It's hard to remember why Joe Wilson yelled "you lie" at President Obama while he was addressing Congress in 2009 — particularly because it wasn't true — but the issue that moved the congressman to heckle the leader of the free world was his belief that Obamacare would extend health benefits to undocumented immigrants. Four years later the question of how to address health care for people who enter the country illegally still hasn't been settled, and now it's become a point of contention in the latest push for immigration reform. Republicans drafting the House immigration bill are pushing a requirement that undocumented immigrants seeking citizenship be required to buy health insurance, though their colleagues say that sound suspiciously similar to the individual mandate that they've been railing against.
House Republicans say that if the roughly 11 million undocumented immigrants in the U.S. want to embark on the decade-long path to citizenship, they should be required to purchase their own private health care to prove that they won't be a leeching off the government. Politico reports they're also concerned that immigration reform might expand Obamacare, though the the Affordable Care Act already states, "Unauthorized immigrants will not be eligible for Medicaid or CHIP coverage or for exchange subsidies under the ACA and will not be permitted to purchase unsubsidized coverage through the exchange." Under the Senate's immigration bill, those on the path to citizenship still wouldn't receive subsidies, but they would be allowed to purchase a policy through an exchange using their own money.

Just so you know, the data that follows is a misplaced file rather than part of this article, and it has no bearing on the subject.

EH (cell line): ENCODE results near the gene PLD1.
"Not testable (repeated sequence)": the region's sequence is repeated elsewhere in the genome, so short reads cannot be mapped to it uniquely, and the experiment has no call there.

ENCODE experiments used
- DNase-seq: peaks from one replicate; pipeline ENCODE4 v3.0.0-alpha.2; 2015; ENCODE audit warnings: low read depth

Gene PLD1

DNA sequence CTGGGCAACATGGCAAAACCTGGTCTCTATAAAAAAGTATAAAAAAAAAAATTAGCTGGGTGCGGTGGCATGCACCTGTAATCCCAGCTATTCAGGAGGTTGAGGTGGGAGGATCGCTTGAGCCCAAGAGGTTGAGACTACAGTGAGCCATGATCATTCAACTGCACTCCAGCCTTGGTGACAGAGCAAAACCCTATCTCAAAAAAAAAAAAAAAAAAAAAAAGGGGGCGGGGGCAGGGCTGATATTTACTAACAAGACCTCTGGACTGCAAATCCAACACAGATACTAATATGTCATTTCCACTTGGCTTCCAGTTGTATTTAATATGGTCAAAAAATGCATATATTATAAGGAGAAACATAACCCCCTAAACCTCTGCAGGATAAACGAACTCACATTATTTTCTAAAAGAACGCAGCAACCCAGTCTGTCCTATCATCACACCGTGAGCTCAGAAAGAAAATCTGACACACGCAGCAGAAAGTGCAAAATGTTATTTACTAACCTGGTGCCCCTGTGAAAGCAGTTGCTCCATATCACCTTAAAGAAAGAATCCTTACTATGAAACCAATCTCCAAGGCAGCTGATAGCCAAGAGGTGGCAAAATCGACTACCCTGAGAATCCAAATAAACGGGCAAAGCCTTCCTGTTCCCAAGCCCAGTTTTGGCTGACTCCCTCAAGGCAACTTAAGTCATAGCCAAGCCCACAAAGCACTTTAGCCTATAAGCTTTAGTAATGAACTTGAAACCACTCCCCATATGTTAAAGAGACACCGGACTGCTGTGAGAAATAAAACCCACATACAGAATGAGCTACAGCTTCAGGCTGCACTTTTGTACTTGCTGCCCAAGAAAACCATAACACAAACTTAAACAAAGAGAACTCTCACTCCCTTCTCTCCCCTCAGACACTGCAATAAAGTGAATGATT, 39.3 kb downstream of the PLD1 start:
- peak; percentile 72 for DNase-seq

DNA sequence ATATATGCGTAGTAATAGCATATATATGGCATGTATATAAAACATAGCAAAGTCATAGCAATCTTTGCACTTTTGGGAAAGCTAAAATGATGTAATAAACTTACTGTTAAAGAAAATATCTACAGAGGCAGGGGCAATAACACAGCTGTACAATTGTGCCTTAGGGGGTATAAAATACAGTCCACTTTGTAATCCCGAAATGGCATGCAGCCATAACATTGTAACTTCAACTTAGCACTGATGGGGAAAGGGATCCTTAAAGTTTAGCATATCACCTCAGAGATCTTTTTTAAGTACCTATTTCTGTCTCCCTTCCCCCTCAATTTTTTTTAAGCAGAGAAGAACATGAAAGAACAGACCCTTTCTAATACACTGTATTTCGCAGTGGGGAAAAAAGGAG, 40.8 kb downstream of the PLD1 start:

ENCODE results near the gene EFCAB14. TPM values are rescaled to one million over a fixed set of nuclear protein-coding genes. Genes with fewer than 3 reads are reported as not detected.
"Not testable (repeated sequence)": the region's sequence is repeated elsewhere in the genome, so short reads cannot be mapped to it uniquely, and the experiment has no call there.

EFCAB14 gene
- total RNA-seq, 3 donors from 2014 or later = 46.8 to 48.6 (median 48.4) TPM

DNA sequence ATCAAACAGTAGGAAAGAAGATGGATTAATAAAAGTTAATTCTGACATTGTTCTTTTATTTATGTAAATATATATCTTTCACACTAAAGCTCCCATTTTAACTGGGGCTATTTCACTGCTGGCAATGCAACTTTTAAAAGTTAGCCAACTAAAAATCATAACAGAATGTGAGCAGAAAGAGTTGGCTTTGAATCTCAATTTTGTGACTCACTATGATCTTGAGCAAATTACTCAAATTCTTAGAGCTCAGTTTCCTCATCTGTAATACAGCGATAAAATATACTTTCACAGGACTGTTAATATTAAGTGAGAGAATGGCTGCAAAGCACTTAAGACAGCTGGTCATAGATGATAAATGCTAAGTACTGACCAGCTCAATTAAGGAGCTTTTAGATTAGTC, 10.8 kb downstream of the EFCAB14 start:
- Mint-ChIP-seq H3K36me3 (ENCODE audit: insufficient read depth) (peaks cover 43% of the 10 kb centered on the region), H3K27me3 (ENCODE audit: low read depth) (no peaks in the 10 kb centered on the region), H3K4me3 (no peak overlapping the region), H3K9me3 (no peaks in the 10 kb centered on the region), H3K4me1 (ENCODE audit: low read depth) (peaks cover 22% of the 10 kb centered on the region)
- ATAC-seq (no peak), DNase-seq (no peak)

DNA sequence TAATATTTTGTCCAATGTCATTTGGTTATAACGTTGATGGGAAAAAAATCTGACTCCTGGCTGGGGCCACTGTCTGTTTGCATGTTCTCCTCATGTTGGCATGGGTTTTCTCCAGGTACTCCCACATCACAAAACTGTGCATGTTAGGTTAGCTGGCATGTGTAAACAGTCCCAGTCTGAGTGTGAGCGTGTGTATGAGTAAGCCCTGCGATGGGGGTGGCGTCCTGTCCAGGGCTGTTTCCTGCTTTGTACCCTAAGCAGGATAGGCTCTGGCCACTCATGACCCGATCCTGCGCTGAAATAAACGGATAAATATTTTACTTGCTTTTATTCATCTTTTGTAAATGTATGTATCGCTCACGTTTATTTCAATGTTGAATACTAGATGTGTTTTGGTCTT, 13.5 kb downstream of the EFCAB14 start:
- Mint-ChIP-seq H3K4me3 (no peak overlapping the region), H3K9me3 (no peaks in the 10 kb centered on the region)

Some conservative groups argue that the House Republicans' plan will be perceived as a massive flip-flop. “It’s totally reasonable to make sure you don’t expand the welfare state, but there’s no need to do that by imposing a discredited, Obama-style individual mandate,” said said Alex Nowrasteh of the Cato Institute. “I think it’s such a glaring and obvious contradiction that they’ll have to drop it.” However, those supporting the measure counter that voters will understand that it's okay to make rules for undocumented immigrants that they find totally unacceptable for U.S. citizens.
Democrats oppose the measure, arguing that private insurance is far too expensive for many undocumented immigrants. “You can’t ask somebody to buy something they can’t afford, then deny them the ability to get any help,” says Rep. Henry Waxman. Technically lawmakers could do that; the question is whether they're willing to be that harsh on undocumented immigrants seeking citizenship.